vendredi 25 février 2011

Nikon primes : the 50mm 1.8 AIS

This lens has long been the standard fitted on every moderately priced SLR until the cheap zooms came in the picture in the 1980's. I'm not sure this is a boon for the amateur who doesn't need many focal length in a very compact set. While zooms are the best answer to this specific need, they loose in many other respects. The design of a 10x zoom weighting around 400 grams and cheaper than 300 € assume some compromise. Modern ones with aspheric and high refraction index lenses can display very good sharpness throughout the focal range but they are usually not as good on distortion and vignetting. More troublesome is their aperture restrained at about 5.6 at 50 mm. This makes them a second choice for portrait, where shallow depth of field is necessary to isolate a subject from a distracting or ugly background or make nice bokeh (out of focus blur) effects. And at f/5.6, the lens let pass through less than a tenth the light it would do at f/1.8. A brute fact that shouldn't be overlooked. Where 640 ISO would do with a normal prime, you'd need to pump the settings up to 6400 with the zoom, a level where many sensors show a huge amount of digital noise.
The 50mm AIS is essentially the same as the current AF model. Same internal layout, weight about 130 grams and around 100 € used. As a AIS, it commands a manual focus. On an entry-level DSLR like the 3100, it hasn't got the light metering. Some tries and errors or an independant light meter may be useful. The AF model hasn't this limitation.

Now, has it got defects that spoil these nice features ?

At 1.8, at the center, the smallest details are still distinct but not well detached from the background, due to the lack of general contrast. On the edge, the names printed on the map, while readable, seem to be covered by a slight haze. The ability to render small details is here, but subtle shades may be lost, especially in the edges or corners. At 2.8, contrast makes a leap ahead, with a better rendering of shades, and the yellowish haze has vanished. One stop further makes it better and at 5.6 the lens is at its peak, showing sharpness and contrast across the frame. The colored artifacts in the small letters make me think it exceeds the resolution of the sensor.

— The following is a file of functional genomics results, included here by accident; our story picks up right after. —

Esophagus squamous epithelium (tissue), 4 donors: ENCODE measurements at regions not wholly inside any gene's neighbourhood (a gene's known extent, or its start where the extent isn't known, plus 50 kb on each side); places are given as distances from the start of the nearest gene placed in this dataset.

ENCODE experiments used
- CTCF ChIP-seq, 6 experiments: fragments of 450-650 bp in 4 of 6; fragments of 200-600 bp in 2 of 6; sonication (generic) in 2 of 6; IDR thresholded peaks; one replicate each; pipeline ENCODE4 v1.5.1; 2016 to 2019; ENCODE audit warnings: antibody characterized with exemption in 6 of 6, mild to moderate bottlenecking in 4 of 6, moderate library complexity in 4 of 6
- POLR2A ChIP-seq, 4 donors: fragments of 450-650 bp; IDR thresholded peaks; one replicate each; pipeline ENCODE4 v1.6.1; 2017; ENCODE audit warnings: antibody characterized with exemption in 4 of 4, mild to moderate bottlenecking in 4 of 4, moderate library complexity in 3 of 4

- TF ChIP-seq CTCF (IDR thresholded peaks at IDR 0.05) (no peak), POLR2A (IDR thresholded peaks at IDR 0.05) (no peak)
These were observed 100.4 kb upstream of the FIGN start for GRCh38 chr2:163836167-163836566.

How to use it at best ?

Obviously, the 50 1.8 is not a its best at full aperture or f/2 where it displays a pretty low contrast. It's not the ideal setting to shoot at maps or other very detailed flat objects. In such case, and if light is low, try to stick to f/2.8 and slow down the shutter or add some ISO. Full aperture won't be much of a concern though for portraits where most of the frame is out of focus and the main subject near the center. In this case, where shallow depth of field is key, you can try first to get near the subject, at f/2.8. A shorter distance will be more effective to reduce depth of field than a larger aperture. Scenes in low light conditions require extra caution with f/1.8. Bright lights against a dark background show a visible halo pointing outwards the image, the infamous coma. This optical defect, common to most fast lenses devoid of aspheric element, is strongly reduced from 2.8 and onwards. If you can't avoid f/1.8, well that's life. Don't expect to make huge prints out of it. I guess an A5 would be fair enough though.

I hope this test will help people use this lens at its best and avoid the rare pitfalls. Every lens has its own lot of defects and those without optical ones are usually heavy and horribly expensive. This one is lightweight, very cheap and gives from 2.8 outstanding images, on par with the micro-Nikkor 60 2.8 AF.


















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